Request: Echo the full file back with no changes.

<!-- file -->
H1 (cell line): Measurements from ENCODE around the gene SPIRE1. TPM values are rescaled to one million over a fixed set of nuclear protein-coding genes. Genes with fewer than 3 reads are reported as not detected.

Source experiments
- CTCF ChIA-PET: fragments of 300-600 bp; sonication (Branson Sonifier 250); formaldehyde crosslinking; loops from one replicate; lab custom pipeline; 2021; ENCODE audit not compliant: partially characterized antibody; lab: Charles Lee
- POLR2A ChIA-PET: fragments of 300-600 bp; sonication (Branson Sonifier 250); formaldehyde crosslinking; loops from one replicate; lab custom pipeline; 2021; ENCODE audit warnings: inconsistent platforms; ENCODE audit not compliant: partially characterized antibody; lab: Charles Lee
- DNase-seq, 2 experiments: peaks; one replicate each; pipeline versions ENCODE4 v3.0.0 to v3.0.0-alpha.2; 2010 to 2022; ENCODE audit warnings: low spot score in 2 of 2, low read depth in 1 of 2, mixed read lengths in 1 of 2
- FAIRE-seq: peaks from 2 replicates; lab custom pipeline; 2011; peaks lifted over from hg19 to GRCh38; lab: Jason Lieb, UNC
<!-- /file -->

H1 (cell line): Measurements from ENCODE around the gene SPIRE1. TPM values are rescaled to one million over a fixed set of nuclear protein-coding genes. Genes with fewer than 3 reads are reported as not detected.

Source experiments
- CTCF ChIA-PET: fragments of 300-600 bp; sonication (Branson Sonifier 250); formaldehyde crosslinking; loops from one replicate; lab custom pipeline; 2021; ENCODE audit not compliant: partially characterized antibody; lab: Charles Lee
- POLR2A ChIA-PET: fragments of 300-600 bp; sonication (Branson Sonifier 250); formaldehyde crosslinking; loops from one replicate; lab custom pipeline; 2021; ENCODE audit warnings: inconsistent platforms; ENCODE audit not compliant: partially characterized antibody; lab: Charles Lee
- DNase-seq, 2 experiments: peaks; one replicate each; pipeline versions ENCODE4 v3.0.0 to v3.0.0-alpha.2; 2010 to 2022; ENCODE audit warnings: low spot score in 2 of 2, low read depth in 1 of 2, mixed read lengths in 1 of 2
- FAIRE-seq: peaks from 2 replicates; lab custom pipeline; 2011; peaks lifted over from hg19 to GRCh38; lab: Jason Lieb, UNC